A comparison between migratory and stationary colonies, and isolated regions versus regions open to migratory beekeeping.


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Kükrer M. , Kence M., Kence A.

4th International Congress of Beekeeping and Honeydew Honey, Muğla, Turkey, 5 - 09 November 2014

  • Publication Type: Conference Paper / Summary Text
  • City: Muğla
  • Country: Turkey

Abstract

Genetic Diversity of Honey Bee Populations in Turkey Based on

Microsatellite Markers: A Comparison Between Migratory Versus Stationary Apiaries and Isolated Regions versus Regions Open to Migratory Beekeeping

Mert Kükrer1, Devrim Oskay2, Meral Kence1, Aykut Kence1

1 Department of Biological Sciences, Middle East Technical University, Ankara mertkukrer@gmail.com

2 Department of Agricultural Biotechnology, Namık Kemal University, Tekirdağ, doskay@yahoo.com

Introduction: The honey bee (Apis mellifera L.) is a globally significant species of apparent economic and ecological importance. Recent reports from Spain, Italy and Greece point to an intense admixture of honey bee populations signified by a loss of population structure. This is mostly attributed to migratory beekeeping practices and replacement of queens or colonies with commercial ones that are usually from non-native races or hybrids of different subspecies. These two practices are also heavily carried out in parts of Turkey where almost three-quarters of the 6 million colonies are transferred seasonally from one region to other.

Materials and Methods: Past research using microsatellite and RAPD markers, mtDNA, allozymes and geometric morphometry revealed the presence of five different subspecies of honey bees (meda, syriaca, caucasica, anatoliaca and an ecotype from Carniolan subspecies group) in Turkey. Here, we carried out an analysis of population structure of Turkish honeybees sampled from six different regions (n = 250) during the period 2010-2012. A total of 29 microsatellite markers were used in four multiplex reactions.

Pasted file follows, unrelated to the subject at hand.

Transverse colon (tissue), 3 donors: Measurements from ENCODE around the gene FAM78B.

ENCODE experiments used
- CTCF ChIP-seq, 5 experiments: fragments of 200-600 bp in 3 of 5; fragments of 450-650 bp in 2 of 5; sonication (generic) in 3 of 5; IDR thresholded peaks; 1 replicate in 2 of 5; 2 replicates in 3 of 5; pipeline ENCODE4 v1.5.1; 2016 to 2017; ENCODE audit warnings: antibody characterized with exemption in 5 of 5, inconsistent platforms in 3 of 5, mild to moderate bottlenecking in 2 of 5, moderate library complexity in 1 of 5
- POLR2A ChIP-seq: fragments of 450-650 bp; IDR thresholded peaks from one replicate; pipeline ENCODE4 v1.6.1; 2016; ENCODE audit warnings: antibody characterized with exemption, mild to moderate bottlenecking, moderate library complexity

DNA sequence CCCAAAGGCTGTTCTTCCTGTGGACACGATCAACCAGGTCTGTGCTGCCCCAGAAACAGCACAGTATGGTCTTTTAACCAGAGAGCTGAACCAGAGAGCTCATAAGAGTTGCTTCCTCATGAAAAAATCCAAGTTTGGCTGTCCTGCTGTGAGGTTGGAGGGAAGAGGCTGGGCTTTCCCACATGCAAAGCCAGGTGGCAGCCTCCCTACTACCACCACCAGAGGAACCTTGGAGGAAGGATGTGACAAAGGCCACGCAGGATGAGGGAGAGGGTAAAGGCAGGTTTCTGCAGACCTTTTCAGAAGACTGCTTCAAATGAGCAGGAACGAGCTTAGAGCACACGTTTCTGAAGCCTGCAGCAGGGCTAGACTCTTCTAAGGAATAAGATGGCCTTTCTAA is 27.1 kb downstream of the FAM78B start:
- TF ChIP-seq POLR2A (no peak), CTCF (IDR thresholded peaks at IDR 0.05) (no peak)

Results: The results show that population structure is preserved in general although there are signs of gene flow between the clusters. Overall FST between stationary colonies was calculated as 0,067. For migratory colonies the value was 0,015 and for all the 250 samples the value was 0,047. Four different clusters corresponding to geographical distributions of four subspecies were revealed in structure analysis. The differentiation between the clusters was also apparent in PCA and FCA as well as phylogenetic trees constructed based on genetic distances.

The genetic impact of migratory beekeeping was demonstrated for the first time based on a comparison of assignment probabilities of individuals from migratory and stationary colonies to their geographic populations. Another comparison between regions that are either open to migratory beekeeping or closed let us to evaluate the status of isolated regions and showed the importance of establishing such regions. The effects of queen and colony trade were revealed by the presence of introgression from the highly commercial Caucasian bees.

Conclusion: Our findings confirm the previously observed high levels geographically structured genetic diversity in honey bees of Turkey and emphasize the need to develop policies to maintain this diversity.